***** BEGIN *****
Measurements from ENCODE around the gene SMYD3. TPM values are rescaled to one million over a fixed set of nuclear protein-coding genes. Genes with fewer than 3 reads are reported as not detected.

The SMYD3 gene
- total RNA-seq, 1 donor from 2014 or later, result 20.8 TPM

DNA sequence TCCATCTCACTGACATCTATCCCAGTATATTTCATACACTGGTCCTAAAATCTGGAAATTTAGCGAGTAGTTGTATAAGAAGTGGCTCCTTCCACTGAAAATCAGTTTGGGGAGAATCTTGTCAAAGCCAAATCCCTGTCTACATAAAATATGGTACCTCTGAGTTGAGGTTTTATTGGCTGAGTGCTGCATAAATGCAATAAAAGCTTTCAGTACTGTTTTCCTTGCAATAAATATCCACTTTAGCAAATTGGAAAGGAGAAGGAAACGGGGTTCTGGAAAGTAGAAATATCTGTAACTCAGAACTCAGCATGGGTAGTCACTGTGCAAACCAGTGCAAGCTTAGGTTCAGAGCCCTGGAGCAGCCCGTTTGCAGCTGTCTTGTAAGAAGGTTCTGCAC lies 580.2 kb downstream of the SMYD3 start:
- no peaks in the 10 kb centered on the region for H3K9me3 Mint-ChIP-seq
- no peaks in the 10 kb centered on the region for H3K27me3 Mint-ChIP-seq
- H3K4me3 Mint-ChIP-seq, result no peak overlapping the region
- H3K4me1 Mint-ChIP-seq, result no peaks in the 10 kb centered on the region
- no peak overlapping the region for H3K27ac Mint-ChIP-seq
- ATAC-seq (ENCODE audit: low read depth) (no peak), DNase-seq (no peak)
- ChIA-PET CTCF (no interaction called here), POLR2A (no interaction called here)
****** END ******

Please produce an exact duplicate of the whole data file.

Measurements from ENCODE around the gene SMYD3. TPM values are rescaled to one million over a fixed set of nuclear protein-coding genes. Genes with fewer than 3 reads are reported as not detected.

The SMYD3 gene
- total RNA-seq, 1 donor from 2014 or later, result 20.8 TPM

DNA sequence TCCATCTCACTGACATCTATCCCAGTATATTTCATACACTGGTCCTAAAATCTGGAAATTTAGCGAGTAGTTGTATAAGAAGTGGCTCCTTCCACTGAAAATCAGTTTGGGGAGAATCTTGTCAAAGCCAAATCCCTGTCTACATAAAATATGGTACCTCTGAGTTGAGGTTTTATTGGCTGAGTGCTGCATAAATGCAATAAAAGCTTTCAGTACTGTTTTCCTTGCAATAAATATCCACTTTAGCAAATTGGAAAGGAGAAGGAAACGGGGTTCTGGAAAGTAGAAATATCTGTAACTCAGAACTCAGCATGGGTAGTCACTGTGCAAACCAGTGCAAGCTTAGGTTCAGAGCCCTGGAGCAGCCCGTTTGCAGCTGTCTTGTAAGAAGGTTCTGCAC lies 580.2 kb downstream of the SMYD3 start:
- no peaks in the 10 kb centered on the region for H3K9me3 Mint-ChIP-seq
- no peaks in the 10 kb centered on the region for H3K27me3 Mint-ChIP-seq
- H3K4me3 Mint-ChIP-seq, result no peak overlapping the region
- H3K4me1 Mint-ChIP-seq, result no peaks in the 10 kb centered on the region
- no peak overlapping the region for H3K27ac Mint-ChIP-seq
- ATAC-seq (ENCODE audit: low read depth) (no peak), DNase-seq (no peak)
- ChIA-PET CTCF (no interaction called here), POLR2A (no interaction called here)